The Los Angeles County Board of Supervisors voted Tuesday to pay out $2.125 million to the family of a 16-year-old autistic boy who drowned during a 2014 field trip in East Los Angeles.

Cesar Ortiz and Claudia Herrera filed a wrongful death/negligence lawsuit against the Los Angeles Unified School District in August 2014 and later sued Los Angeles County, which operated the pool where Eric Ortiz drowned. The boy’s full-time teacher’s aide and the school’s principal were also named as defendants.

Eric, a special needs student at Garfield High School, was on a school-sponsored field trip at Atlantic Avenue Park when he was pulled fully dressed from the deep end of an Olympic-sized swimming pool on June 4, 2014.

Witnesses told authorities that the teen went under the water, resurfaced and took a breath, and then sank down again, according to a sheriff’s lieutenant at the time.

According to board documents, multiple lifeguards were at the scene and two began performing chest compressions and administering CPR after pulling the boy from the bottom of the pool. A third tried unsuccessfully to set up rescue equipment to deliver oxygen.

Paramedics arrived and took over rescue efforts, but he never regained consciousness and was declared dead a short time later at Monterey Park Hospital.

The family’s suit alleged that the teen, who did not know how to swim, was not properly supervised. His parents signed a permission slip to visit the park, but were not told that the visit included a trip to the pool, according to their attorney.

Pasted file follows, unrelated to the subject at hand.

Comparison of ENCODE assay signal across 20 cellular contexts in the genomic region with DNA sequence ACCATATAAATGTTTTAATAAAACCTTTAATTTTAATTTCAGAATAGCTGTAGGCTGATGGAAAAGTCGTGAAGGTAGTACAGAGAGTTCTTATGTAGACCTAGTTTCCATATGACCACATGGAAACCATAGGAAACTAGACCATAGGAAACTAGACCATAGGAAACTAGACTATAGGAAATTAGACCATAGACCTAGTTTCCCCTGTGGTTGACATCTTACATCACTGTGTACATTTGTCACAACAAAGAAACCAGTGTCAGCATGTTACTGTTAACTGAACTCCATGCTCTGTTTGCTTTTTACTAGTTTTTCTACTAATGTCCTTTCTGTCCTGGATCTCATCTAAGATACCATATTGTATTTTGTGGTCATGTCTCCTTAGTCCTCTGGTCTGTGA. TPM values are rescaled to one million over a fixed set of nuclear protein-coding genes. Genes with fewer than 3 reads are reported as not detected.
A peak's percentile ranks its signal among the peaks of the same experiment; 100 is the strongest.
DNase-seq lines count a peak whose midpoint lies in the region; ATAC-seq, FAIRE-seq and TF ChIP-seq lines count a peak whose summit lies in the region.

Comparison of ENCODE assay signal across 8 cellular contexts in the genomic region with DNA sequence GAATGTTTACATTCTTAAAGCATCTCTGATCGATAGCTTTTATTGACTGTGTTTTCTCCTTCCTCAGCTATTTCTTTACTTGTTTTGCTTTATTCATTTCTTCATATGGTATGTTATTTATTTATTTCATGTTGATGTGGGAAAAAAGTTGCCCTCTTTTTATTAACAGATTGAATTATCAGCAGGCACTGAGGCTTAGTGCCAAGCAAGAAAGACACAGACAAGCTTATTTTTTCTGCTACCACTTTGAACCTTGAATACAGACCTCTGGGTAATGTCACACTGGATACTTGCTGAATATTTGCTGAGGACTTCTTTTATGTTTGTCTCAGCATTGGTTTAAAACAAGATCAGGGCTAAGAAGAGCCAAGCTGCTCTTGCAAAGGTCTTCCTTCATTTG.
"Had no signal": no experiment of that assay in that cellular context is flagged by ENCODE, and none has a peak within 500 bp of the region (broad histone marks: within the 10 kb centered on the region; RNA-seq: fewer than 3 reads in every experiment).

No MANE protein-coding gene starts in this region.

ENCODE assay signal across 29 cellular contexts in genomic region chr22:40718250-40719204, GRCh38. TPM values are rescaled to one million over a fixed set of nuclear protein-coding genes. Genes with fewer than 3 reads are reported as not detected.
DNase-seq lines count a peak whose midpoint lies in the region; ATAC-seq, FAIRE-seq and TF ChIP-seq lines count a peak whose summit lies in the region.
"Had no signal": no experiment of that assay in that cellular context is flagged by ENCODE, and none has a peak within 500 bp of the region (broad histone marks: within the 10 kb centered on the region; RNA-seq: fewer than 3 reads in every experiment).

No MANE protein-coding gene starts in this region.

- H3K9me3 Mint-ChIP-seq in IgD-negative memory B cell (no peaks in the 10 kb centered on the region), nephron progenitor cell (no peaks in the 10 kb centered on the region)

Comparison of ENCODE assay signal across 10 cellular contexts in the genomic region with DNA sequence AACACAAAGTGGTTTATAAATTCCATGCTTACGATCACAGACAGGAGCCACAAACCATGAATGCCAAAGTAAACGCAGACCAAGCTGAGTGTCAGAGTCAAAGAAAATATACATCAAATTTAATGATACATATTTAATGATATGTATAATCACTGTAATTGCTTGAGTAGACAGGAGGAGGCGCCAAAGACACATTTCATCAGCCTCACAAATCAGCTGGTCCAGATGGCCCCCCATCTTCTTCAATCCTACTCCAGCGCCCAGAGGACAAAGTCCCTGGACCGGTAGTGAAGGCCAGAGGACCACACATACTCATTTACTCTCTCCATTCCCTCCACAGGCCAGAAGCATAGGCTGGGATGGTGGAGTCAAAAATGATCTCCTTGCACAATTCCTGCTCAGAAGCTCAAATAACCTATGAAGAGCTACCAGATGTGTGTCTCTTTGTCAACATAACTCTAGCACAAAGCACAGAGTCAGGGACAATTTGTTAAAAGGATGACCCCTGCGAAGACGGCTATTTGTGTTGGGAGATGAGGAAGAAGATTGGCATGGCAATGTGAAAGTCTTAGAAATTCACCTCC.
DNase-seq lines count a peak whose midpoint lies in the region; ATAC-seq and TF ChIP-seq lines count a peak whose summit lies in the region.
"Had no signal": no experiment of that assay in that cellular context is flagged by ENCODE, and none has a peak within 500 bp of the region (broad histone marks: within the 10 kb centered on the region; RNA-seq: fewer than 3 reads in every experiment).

The corrective action plan approved by the board and designed to prevent a similar tragedy concluded that a failure to follow pool policies, including a swim test for pool guests, was a root cause of the boy’s death. Another problem was insufficient training on the use of emergency rescue equipment and a lack of available equipment.

Before being allowed into the deep end of the pool or diving boards, swimmers at county pools are expected to pass a swim test administered by a lifeguard and are then issued identifying wrist bands.

Since Eric’s death, the Department of Parks and Recreation has installed defibrillators at all pool facilities and all lifesaving staff have been properly trained to use the devices and other rescue equipment, according to board documents.

The department hired an outside firm to audit its operations and has since transitioned from a decentralized structure and created a new position to manage lifeguard training and related policies and practices.

Under the new structure, lifeguards participate in daily in-service training sessions and department policy requires that visiting groups designate “water watchers” to actively monitor dependent minors.

The department has suspended LAUSD’s use of all county facilities until an indemnity agreement with the county is reached. The county earlier filed a cross-complaint against the LAUSD, alleging that the district is obligated to reimburse the department for legal expenses and settlement costs because it failed to honor an earlier indemnification agreement. That negotiation is ongoing, according to the corrective action plan.

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